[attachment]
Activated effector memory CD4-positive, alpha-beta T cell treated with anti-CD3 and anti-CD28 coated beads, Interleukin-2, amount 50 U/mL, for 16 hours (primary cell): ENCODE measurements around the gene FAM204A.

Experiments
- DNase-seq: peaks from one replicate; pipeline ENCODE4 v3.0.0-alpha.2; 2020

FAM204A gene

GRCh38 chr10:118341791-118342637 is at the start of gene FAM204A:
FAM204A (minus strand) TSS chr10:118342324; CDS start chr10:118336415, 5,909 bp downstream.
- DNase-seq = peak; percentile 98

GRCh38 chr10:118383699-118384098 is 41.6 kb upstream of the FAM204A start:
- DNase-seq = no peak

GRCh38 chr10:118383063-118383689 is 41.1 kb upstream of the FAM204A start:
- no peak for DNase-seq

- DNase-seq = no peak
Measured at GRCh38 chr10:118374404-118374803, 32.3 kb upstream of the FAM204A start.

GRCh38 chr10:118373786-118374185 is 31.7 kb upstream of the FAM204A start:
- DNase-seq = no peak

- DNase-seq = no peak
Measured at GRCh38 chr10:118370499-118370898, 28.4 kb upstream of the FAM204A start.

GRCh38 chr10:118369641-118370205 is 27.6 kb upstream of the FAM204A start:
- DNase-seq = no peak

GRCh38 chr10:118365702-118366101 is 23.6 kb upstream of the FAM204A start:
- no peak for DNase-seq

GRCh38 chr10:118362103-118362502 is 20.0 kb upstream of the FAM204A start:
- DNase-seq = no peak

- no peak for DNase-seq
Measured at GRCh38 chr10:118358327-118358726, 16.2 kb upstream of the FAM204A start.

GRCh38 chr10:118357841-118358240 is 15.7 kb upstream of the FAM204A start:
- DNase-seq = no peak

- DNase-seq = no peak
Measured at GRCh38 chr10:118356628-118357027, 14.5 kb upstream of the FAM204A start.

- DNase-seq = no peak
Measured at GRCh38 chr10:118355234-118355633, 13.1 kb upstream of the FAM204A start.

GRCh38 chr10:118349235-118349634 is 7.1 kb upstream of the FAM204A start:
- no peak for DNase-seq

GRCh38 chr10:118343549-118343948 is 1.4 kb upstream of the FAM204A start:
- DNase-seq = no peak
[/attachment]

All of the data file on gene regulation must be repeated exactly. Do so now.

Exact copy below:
Activated effector memory CD4-positive, alpha-beta T cell treated with anti-CD3 and anti-CD28 coated beads, Interleukin-2, amount 50 U/mL, for 16 hours (primary cell): ENCODE measurements around the gene FAM204A.

Experiments
- DNase-seq: peaks from one replicate; pipeline ENCODE4 v3.0.0-alpha.2; 2020

FAM204A gene

GRCh38 chr10:118341791-118342637 is at the start of gene FAM204A:
FAM204A (minus strand) TSS chr10:118342324; CDS start chr10:118336415, 5,909 bp downstream.
- DNase-seq = peak; percentile 98

GRCh38 chr10:118383699-118384098 is 41.6 kb upstream of the FAM204A start:
- DNase-seq = no peak

GRCh38 chr10:118383063-118383689 is 41.1 kb upstream of the FAM204A start:
- no peak for DNase-seq

- DNase-seq = no peak
Measured at GRCh38 chr10:118374404-118374803, 32.3 kb upstream of the FAM204A start.

GRCh38 chr10:118373786-118374185 is 31.7 kb upstream of the FAM204A start:
- DNase-seq = no peak

- DNase-seq = no peak
Measured at GRCh38 chr10:118370499-118370898, 28.4 kb upstream of the FAM204A start.

GRCh38 chr10:118369641-118370205 is 27.6 kb upstream of the FAM204A start:
- DNase-seq = no peak

GRCh38 chr10:118365702-118366101 is 23.6 kb upstream of the FAM204A start:
- no peak for DNase-seq

GRCh38 chr10:118362103-118362502 is 20.0 kb upstream of the FAM204A start:
- DNase-seq = no peak

- no peak for DNase-seq
Measured at GRCh38 chr10:118358327-118358726, 16.2 kb upstream of the FAM204A start.

GRCh38 chr10:118357841-118358240 is 15.7 kb upstream of the FAM204A start:
- DNase-seq = no peak

- DNase-seq = no peak
Measured at GRCh38 chr10:118356628-118357027, 14.5 kb upstream of the FAM204A start.

- DNase-seq = no peak
Measured at GRCh38 chr10:118355234-118355633, 13.1 kb upstream of the FAM204A start.

GRCh38 chr10:118349235-118349634 is 7.1 kb upstream of the FAM204A start:
- no peak for DNase-seq

GRCh38 chr10:118343549-118343948 is 1.4 kb upstream of the FAM204A start:
- DNase-seq = no peak